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e-Book The Universe Within: Discovering the Common History of Rocks, Planets, and People epub download

e-Book The Universe Within: Discovering the Common History of Rocks, Planets, and People epub download

Author: Neil Shubin
ISBN: 0307378438
Pages: 240 pages
Publisher: Pantheon; 1 edition (January 8, 2013)
Language: English
Category: Science & Mathematics
Size ePUB: 1767 kb
Size Fb2: 1930 kb
Size DJVU: 1333 kb
Rating: 4.2
Votes: 780
Format: rtf lit lit lrf
Subcategory: Other

e-Book The Universe Within: Discovering the Common History of Rocks, Planets, and People epub download

by Neil Shubin



Exposed on the eastern coast of Greenland, across the ocean from Iceland, were the perfect kinds of rocks in which to find early mammals, dinosaurs, and other scientific goodies. The maps looked exotic, even ominous.

Published in the United States by Pantheon Books, a division of Random House, In. New York, and in Canada. by Random House of Canada Limited, Toronto. Exposed on the eastern coast of Greenland, across the ocean from Iceland, were the perfect kinds of rocks in which to find early mammals, dinosaurs, and other scientific goodies. The east coast of Greenland is remote and mountainous.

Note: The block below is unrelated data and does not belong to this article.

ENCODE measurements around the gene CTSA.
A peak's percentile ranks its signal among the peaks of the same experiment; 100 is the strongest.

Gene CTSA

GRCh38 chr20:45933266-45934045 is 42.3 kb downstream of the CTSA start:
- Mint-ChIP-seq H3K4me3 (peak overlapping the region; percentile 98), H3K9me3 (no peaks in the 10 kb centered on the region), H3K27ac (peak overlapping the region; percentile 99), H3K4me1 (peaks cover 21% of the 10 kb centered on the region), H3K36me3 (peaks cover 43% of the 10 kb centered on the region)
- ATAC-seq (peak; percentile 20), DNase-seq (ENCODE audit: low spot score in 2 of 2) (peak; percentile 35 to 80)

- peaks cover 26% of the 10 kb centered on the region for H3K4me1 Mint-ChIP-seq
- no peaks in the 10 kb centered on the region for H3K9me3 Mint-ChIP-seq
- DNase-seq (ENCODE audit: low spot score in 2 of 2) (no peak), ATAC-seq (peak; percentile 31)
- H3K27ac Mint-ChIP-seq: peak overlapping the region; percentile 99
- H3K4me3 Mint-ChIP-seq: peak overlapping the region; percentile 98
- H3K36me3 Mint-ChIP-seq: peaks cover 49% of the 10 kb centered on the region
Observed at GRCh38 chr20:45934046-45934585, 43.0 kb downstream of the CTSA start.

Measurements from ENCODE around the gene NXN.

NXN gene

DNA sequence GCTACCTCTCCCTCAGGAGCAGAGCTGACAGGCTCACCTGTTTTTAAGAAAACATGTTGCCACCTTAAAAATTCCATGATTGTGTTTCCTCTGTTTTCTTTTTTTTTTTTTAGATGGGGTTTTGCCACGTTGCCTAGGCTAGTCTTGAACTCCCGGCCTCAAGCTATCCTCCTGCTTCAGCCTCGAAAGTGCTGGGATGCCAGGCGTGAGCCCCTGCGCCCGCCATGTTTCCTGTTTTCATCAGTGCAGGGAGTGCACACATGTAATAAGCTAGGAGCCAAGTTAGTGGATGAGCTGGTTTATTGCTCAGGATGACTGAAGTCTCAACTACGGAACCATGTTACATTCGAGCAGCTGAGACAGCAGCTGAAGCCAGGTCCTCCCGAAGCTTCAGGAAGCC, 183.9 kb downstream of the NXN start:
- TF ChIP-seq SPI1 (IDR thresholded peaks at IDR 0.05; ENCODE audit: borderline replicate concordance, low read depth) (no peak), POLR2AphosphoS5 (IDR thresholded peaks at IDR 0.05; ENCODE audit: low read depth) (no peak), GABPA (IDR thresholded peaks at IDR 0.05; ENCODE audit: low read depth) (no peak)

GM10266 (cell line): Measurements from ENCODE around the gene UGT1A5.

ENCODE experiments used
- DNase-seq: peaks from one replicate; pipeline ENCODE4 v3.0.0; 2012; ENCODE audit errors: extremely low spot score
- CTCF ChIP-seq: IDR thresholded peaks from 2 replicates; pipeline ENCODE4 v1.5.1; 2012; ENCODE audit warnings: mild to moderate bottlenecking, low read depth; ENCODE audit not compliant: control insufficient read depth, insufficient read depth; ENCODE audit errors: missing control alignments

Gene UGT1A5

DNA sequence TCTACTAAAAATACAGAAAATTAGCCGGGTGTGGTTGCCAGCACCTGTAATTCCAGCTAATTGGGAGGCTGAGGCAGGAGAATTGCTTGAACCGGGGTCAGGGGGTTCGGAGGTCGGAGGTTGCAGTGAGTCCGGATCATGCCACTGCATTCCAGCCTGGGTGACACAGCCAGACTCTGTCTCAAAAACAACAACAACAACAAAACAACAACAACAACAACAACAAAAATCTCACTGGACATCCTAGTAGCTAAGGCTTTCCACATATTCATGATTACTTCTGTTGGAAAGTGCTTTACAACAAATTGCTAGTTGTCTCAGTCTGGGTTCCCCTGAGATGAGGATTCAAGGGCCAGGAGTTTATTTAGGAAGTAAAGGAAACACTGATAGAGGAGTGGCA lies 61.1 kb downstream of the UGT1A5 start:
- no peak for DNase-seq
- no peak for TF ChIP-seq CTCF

The Universe Within will change that. Neil Shubin roots around our physiology and finds the history of the cosmos lodged in our cells. And in the process, he makes the familiar wondrous. Carl Zimmer, author of Evolution: Making Sense of Life and A Planet of Viruses. Shubin’s The Universe Within is a further reminder of this critical relationshi. he Universe Within gives us an appreciation of how we are just small specks and small moments in time.

Full of surprising, yet profound insights, Neil Shubin's The Universe Within is also a celebration of. .To read this book, upload an EPUB or FB2 file to Bookmate.

Full of surprising, yet profound insights, Neil Shubin's The Universe Within is also a celebration of the humans whose curiosity and genius have, in a very short time, transformed our understanding of our ever-changing world. Sean B. Carroll, author of Remarkable Creatures This is beautiful story, beautifully told.

The Universe Within book. In The Universe Within, with his trademark clarity and exuberance, Shubin takes an even more expansive approach to the question of why we look the way we do. Starting once again with fossils, he turns his gaze skyward, showing us how the entirety of the universe’s r history can be seen in our bodies.

In his last book, Neil Shubin delved into the amazing connections between human anatomy-our hands, our jaws-and . Starting once again with fossils, Shubin turns his gaze skyward.

In his last book, Neil Shubin delved into the amazing connections between human anatomy-our hands, our jaws-and the structures in the fish that first took over land 375 million years ago. Now, with his trademark clarity and exuberance, he takes an even more expansive approach to the question of why we are the way we are. He shows how the entirety of the universe's 14-billion-year history can be seen in our bodies.